The course focused on stress and negative thought patterns, personal problems, anxieties, and lack of self worth. For me personally, my fear of riding after my bad fall in November was the big issue, but as should surprise few people, anxieties, low self esteem, and the feelings of chaos in the head when negative thought patterns take over are pretty universal. We were just four attendants so everyone had ample time to get their say in and not feel crowded or intimidated by the amount of people listening.
Walking around the arena at a comfortable pace. Pilar adjusts her walking speed to that of whoever is walking next to her. At the moment this picture’s shot, two other riders were returning and of course she had to look at them and not pay attention to what she was doing.
I’ve never been all that great at sitting on a chair so I enjoyed the outdoors one-on-one lessons where Caroline would be working with one person and the other three would be chatting, preparing horses, and exchanging life stories and ideas. It sounds so… mundane, we just walked around at a leisurely pace and talked, but somehow, the horses have an amazing amount of presence. You find yourself opening up and touching on things in yourself that you’d likely have kept well under lid in a living room. Horses are amazing therapists. Equine assisted therapy is a thing these days, and I can see why.
This is the view that greeted us Sunday morning. Snow in late April is unusual to be certain, and this amount to boot! Brrr!
Waking up to heavy snow Sunday morning was a bit of a surprise. Went out to grab Pilar early at 7 am so she could dry off before being saddled later, and I just couldn’t see her in the paddock. I whistled and she whinnied back but no horse. Then a snowdrift got on its feet and plodded towards the fence. Fortunately she loves snow.
Some of the one-on-one lessons were done out on the trail. I’m not brave enough yet for that, but with the sort of weather we had, I sure wish!
The gas heater in the cabin became very popular for warming up those poor riding boots frozen feet.
Pilar was on her best behaviour all weekend. Here she is offering a ride to one of the other attendants.
One of the little lessons Pilar had for me was very interesting as an example of how horses’ minds work. She likes me, of course. I may not be Alvin, the centre of her universe, but we’re pretty good friends all the same. When I try to mount her after my fall, she inevitably tries to step away from the mounting block. She stands rock still with everyone else.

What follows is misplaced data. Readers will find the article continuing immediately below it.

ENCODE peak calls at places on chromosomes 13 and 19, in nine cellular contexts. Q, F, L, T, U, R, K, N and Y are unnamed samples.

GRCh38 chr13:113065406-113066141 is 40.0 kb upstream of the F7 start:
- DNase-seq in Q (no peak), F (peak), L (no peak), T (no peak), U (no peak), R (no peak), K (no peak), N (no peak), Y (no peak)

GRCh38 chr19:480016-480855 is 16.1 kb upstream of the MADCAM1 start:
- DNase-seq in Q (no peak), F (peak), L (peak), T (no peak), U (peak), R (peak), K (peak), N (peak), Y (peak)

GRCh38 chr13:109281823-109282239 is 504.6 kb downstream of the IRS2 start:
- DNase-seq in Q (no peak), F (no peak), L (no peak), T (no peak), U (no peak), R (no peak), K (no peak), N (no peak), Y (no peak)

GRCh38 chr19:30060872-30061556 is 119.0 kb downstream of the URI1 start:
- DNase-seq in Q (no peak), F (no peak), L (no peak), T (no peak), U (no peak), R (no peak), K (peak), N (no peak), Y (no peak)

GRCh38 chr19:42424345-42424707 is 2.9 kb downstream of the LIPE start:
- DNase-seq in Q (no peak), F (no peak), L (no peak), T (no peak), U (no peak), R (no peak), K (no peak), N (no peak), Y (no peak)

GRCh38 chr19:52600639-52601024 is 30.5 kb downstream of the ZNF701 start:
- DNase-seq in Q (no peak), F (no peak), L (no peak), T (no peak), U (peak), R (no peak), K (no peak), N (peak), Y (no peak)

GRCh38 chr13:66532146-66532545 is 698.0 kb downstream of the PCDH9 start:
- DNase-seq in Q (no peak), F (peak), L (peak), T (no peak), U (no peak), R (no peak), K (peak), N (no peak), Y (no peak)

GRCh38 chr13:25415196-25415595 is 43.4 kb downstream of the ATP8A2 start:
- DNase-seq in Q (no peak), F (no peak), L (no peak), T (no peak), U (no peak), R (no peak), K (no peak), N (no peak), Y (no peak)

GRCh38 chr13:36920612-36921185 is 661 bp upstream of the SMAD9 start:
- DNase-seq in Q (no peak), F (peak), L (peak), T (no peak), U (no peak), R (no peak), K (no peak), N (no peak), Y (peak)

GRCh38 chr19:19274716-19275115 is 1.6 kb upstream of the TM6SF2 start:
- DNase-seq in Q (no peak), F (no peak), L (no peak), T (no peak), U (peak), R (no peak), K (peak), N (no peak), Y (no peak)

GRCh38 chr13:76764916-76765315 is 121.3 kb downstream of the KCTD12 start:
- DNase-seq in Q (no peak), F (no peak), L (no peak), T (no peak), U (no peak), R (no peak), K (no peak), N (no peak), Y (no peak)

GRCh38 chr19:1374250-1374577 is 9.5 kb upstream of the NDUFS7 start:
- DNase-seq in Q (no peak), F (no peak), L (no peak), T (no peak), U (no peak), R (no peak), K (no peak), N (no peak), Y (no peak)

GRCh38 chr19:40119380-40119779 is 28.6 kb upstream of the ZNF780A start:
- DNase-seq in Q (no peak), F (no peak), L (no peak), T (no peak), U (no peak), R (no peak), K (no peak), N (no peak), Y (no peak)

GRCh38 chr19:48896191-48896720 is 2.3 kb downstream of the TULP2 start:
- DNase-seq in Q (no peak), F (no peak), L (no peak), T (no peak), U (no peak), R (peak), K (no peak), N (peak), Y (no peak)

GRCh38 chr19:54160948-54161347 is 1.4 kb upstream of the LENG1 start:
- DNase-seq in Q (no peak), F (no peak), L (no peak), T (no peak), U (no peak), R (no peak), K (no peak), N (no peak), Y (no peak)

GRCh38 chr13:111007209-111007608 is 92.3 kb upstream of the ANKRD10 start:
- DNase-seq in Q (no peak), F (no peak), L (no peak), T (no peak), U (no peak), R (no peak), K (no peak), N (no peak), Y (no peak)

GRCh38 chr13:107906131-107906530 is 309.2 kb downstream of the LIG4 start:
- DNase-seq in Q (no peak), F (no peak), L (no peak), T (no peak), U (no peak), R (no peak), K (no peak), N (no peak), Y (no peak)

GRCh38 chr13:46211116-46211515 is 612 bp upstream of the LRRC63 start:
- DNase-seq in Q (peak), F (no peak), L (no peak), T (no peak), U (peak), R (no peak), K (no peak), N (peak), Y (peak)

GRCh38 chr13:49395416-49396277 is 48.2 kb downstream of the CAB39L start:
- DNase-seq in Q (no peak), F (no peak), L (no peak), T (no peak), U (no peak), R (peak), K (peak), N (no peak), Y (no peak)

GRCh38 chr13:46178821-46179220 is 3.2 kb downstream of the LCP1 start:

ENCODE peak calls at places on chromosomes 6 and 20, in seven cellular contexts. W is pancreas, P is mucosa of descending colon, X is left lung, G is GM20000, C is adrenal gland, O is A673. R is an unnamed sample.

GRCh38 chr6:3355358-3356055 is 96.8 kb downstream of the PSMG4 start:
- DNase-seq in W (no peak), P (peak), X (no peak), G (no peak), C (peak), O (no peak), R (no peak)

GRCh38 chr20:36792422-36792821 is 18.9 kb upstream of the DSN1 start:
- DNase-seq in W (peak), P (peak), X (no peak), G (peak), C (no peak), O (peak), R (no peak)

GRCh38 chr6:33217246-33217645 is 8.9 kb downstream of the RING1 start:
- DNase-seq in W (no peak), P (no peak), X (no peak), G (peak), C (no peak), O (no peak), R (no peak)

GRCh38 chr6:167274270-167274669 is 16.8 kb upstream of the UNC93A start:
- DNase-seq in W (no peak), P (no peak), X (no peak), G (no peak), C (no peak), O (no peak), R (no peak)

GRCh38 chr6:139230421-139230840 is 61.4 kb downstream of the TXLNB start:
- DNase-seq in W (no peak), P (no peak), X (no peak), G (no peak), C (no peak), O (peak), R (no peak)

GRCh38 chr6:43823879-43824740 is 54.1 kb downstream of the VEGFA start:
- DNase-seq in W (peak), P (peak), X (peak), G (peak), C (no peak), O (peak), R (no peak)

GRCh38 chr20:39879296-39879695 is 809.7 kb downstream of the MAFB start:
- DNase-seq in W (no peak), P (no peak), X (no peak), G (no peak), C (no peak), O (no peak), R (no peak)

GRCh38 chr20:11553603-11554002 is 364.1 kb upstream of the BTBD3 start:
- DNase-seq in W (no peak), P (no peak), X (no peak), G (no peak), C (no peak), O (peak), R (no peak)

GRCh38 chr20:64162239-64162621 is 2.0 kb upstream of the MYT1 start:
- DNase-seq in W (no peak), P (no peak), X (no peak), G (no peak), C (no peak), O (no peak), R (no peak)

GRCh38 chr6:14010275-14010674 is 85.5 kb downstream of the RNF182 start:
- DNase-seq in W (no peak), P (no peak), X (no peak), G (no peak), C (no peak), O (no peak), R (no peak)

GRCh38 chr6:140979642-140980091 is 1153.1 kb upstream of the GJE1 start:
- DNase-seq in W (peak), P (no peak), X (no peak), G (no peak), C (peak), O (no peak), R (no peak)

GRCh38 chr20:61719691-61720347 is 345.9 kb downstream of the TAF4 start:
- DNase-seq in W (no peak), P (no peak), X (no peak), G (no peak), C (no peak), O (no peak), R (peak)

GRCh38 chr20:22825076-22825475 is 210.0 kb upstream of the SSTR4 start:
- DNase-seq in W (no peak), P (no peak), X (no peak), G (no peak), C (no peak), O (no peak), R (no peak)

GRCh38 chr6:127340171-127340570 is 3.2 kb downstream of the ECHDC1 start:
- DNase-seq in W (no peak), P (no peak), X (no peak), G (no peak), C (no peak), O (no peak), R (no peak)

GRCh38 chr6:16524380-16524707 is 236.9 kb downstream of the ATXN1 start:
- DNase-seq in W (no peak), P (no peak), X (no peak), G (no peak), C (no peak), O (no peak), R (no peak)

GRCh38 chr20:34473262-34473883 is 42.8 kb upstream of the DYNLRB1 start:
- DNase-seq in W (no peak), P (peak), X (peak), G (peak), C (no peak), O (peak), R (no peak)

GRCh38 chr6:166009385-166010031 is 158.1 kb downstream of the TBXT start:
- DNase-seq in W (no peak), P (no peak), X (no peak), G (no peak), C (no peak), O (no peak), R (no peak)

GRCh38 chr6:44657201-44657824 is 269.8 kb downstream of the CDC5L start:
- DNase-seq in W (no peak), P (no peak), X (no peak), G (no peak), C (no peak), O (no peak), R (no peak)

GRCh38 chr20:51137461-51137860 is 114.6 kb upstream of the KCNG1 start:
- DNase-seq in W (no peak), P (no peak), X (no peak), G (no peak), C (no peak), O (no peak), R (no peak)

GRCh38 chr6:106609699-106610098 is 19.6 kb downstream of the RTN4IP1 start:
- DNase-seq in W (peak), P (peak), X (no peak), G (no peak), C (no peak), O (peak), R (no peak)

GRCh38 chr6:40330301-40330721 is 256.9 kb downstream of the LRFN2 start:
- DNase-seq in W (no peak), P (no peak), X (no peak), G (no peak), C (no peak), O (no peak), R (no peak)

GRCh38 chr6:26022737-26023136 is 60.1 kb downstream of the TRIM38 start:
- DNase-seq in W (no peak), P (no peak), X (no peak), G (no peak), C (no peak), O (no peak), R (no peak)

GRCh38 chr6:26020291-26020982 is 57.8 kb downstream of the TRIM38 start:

Misbehaviour? No, she’s picking up on my fear and telling me that if I’m terrified of getting on her back, then hey, she can easily solve the problem. Stepping away means I can’t get up there and then I don’t need to be scared, right? Horses are amazingly sensitive and caring animals.
Would I attend another time? Hell yes.
I think I own the only purebred Friesian in the world who unabashedly sets a chocolate brown summer coat. My horse is such a non-conformist.
Pictures by myself, Caroline Frandsen, and other attendants.
All photos are copyright © Dina Hjort, Caroline Frandsen, and Lucia Baumann respectively.
This Saturday I got to live out a childhood dream: Fighting with sword and lance and shooting with bow and arrow at ridecare in Fredericia, Denmark.
Unlike in my wildest childhood dreams, I got to do it with real weapons (granted, the swords were wooden replicas) and on horseback!
I haven’t had this kind of fun with horses since I was fifteen years old and we Star Wars worshiping fan girls and pony riders fought out mounted duels on the ponies, using our dressage whips as swords (my Arabian made the best Millennium Falcon ever, and he was even white to boot).
Adding to the already amazing levels of awesome is that every horse attending was tacked in sidepulls or soft hackamore bridles; mounted combat, as turned out, is all about the booty, and the leg aids.